Dogs don’t require everyday grooming as humans do. You should bathe your French Bulldog when necessary, but not more than once a month, unless required by your vet. Use gentle products made from natural ingredients. We like everything from The Natural Dog company, 4-Legger and Earth Bath. They have everything necessary to give your Frenchie the ultimate spa experience.
Your French Bulldogs shedding will depend on the season. With the appropriate brush, brush your canine companion every other day to remove dirt and debris, prevent matting, control shedding, and create a shiny coat.
Use a damp towel or wet wipes to wipe any dirt, mud, sand, pine needles, or other outdoor debris from your dog’s coat as needed. Earth Bath has several wipes that don’t irritate skin and vary from regular grooming wipes to face wipes, ear wipes, etc..
If your French Bulldog is not on tick and flee prevention make sure you check for ticks daily, or even more often during tick season. Ask your veterinarian to train you on the safest method for tick removal. The more quickly a tick is removed from a dog, the better.
Frenchies tend to have a dry nose, make sure it doesn’t become too cracked, since it can lead to pain and if severe even bleeding. I swear by this product and it’s always a life saver.
- Check your dog’s pads regularly. Not just for cleanliness but to ensure that they are not dry, cracked, or injured in any way. Excessive hair may grow between your dog’s toes. It can become matted or cause other problems. It should be trimmed to be even with the paw pads or slightly shorter. This must be done carefully to prevent cutting your dog.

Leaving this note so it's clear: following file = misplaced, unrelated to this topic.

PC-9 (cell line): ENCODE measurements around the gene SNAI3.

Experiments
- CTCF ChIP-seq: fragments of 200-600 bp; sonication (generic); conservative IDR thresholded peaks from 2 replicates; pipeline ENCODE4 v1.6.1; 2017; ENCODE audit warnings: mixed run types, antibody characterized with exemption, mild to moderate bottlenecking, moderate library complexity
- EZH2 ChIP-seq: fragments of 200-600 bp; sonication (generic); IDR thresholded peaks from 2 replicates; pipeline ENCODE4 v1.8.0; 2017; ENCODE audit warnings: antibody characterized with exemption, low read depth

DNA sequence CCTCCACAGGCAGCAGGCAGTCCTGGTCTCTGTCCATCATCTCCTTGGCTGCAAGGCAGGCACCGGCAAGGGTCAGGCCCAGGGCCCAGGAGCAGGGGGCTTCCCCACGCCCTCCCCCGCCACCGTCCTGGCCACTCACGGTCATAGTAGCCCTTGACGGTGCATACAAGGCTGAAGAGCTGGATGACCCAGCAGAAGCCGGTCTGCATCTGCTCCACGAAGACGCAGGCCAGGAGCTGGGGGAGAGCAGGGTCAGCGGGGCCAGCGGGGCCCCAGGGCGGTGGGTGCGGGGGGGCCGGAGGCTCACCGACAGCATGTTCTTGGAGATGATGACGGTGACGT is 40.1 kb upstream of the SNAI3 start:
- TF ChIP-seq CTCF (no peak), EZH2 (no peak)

We love these products by Natural Dog Company:
- Keep your dog’s nails trimmed. Your vet and/or groomer can show you how to safely trim nails. If you do not feel comfortable doing it on your own, it is usually a quick and inexpensive trip to a groomer or your veterinarian’s office. It’s important not to cut too close to the quick, since it can cause bleeding.
Nails should be trimmed regularly to keep them and the quick (which supplies blood to the nail) from growing too long. Regular trimming can help keep the quick shorter and decrease the chances of cutting it when you are trimming the nails. If your dog has dark toe nails, it is especially difficult to identify where the quick ends. You may want to seek guidance from your veterinarian before trying to cut dark nails on your own.
- Wipe the inside of your dog’s ears weekly with a moist cotton ball or wet wipes. At the same time, you should take a good look and smell each ear and ear canal. Any signs of severe redness, swelling, debris, or discharge (brown or yellow), or a fetid, “yeasty” odor may be a sign of infection and requires a visit to your veterinarian. This is often noted shortly after a bath or swimming due to the accumulation of moisture. It is important to thoroughly dry each ear after they get wet.
- Daily brushing of your dog’s teeth is best, but you should brush your dog’s teeth at least a few times per week. Plaque starts to build up after 48 hours. You can also try wrapping your finger with gauze or a washcloth. Wipe the teeth and massage the gums. Dental problems in dogs can lead to other problems, including serious health issues such as heart disease, kidney disease, and more. Get your dog accustomed to having his teeth cleaned regularly. It’s good for your pet and can save you from costly dental work as the dog ages.We use this amazing organic and cruelty free product by 4-Legger:
- Does giving your Frenchie a bath feel like exorcising a demon? Get yourself the Bath Calmer. French Bulldogs can’t say no to peanutbutter.